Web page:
The clear push toward derivative products also stands to benefit those companies involved in extraction. As an example, Neptune Wellness Solutions (NASDAQ:NEPT) is a third-party extraction-service provider that's nabbed significant agreements for its 200,000 kilos of annual extraction capacity in Canada, and recently moved into the U.S. market via its acquisition of SugarLeaf. When Neptune's newly acquired asset is fully up to speed, it'll be capable of 1.5 million kilos of annual extraction capacity, which is perfect for an industry seeking higher-margin sales. Neptune Wellness should benefit from the consistency of its fee-based contracts.

It's also worth pointing out that accessing cash remains a challenge for U.S.-focused pot stocks. That places cannabis real estate investment trust (REIT) Innovative Industrial Properties (NYSE:IIPR) in prime position to succeed as the U.S. weed industry expands. As a REIT, Innovative Industrial Properties has acquired 30 properties in 12 states that it then leases out to medical marijuana growers and processors. Right now, it has an average lease length of nearly 16 years and a current average return on yield of 14.5%. In short, Innovative Industrial Properties should have a complete payback on its invested capital in five years, and is still able to pass along annual rental increases to its tenants.

A bottle of alcohol next to a potted cannabis plant.

Image source: Getty Images.

Legalization isn't a win for every company or industry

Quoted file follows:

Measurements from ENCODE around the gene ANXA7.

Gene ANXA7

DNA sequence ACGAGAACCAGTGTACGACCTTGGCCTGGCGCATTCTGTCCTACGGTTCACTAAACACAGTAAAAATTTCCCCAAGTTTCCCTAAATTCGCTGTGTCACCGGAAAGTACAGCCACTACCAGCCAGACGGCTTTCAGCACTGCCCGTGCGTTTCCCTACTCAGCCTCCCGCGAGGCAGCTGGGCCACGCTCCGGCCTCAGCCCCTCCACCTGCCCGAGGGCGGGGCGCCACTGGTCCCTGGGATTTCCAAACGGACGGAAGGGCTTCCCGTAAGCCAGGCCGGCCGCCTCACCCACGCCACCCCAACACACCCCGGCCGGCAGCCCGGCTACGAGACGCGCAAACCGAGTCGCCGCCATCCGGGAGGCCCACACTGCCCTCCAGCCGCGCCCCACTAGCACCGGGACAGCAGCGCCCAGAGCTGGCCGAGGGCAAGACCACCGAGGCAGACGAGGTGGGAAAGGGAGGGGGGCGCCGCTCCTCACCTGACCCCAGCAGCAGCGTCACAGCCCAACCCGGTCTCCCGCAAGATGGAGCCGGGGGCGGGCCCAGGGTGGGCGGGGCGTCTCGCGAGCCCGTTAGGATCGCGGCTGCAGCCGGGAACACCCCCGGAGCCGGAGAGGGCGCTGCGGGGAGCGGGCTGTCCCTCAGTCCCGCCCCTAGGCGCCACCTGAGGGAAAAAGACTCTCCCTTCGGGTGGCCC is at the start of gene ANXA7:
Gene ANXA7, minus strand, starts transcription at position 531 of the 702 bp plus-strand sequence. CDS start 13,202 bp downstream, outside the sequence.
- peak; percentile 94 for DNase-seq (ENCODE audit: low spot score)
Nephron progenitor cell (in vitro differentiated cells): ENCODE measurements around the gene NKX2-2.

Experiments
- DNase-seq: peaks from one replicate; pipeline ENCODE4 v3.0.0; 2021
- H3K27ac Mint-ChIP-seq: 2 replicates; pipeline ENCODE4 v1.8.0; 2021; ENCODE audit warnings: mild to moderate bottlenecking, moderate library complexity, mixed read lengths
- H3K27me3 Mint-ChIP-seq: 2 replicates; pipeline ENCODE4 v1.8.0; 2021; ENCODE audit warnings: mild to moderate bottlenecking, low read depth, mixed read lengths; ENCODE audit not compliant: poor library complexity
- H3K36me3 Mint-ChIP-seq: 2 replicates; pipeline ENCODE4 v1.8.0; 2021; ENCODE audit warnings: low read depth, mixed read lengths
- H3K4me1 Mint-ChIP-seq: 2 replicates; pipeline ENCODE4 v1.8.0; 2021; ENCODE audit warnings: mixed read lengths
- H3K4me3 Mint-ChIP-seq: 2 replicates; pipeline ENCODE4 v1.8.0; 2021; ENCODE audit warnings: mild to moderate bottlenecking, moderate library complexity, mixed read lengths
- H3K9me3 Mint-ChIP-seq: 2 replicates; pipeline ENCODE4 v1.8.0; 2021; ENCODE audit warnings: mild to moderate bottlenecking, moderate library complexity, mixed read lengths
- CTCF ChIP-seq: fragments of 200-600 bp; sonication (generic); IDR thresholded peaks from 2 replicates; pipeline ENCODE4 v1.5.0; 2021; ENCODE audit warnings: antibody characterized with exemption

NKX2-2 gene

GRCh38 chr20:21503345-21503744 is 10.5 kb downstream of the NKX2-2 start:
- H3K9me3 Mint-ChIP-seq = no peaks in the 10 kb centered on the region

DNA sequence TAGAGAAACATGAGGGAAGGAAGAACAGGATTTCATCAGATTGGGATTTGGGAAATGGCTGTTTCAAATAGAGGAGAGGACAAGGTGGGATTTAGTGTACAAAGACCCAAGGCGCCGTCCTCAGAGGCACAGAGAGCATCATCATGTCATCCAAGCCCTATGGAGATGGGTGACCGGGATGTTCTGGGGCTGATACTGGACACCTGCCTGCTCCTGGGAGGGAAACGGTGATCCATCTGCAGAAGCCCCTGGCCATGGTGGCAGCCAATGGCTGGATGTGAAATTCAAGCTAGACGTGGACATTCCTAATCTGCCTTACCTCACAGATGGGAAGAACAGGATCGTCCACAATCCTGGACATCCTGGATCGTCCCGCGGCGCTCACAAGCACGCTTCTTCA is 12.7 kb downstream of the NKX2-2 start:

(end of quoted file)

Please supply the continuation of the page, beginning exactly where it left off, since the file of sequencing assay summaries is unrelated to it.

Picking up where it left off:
However, Nielsen's latest insights also suggest that not every company or industry is necessarily going to come out greener as legal marijuana's reach expands in the United States.

For example, it's quite possible that traditional vice industries, such as tobacco and alcohol, could actually lose sales to the green rush. Nielsen notes that 41% of tobacco smokers suggested they'd consider using cannabis as a smoking cessation tool. Additionally, about 1 in 5 beer-drinking adults affirmed that they'd spend less on store-bought beer in order to consume cannabis products.

These concerns are a clear reason behind Molson Coors Brewing's (NYSE:TAP) cannabis-infused beverage joint venture with HEXO, known as Truss. Molson Coors has seen its North American beer sales and market share head in the wrong direction for much of the past decade, and the company is looking for any sort of spark that could reignite growth. By being a first-mover in the cannabis-infused beverage space, Molson Coors aims to put Truss on the map with consumers in Canada, and more than likely in the U.S. at some point in the not-so-distant future.

Legalization might also be bad news for smaller U.S. multistate operators. As weed sales have blossomed, so have the number of marijuana brands in the country. Nielsen's report shows that Colorado, Washington, Nevada, and California had a combined 2,650 marijuana brands being offered in 2018. That's nearly double the amount from 2017, and a massive multiple from the 166 brands consumers had to choose from in 2014. Differentiation is going to be key in the cannabis space, and underfunded growers that don't have the capital to stand out could miss out.

There's no doubt that cannabis sales are headed in the right direction in the U.S.; just understand that not every company is going to be a winner.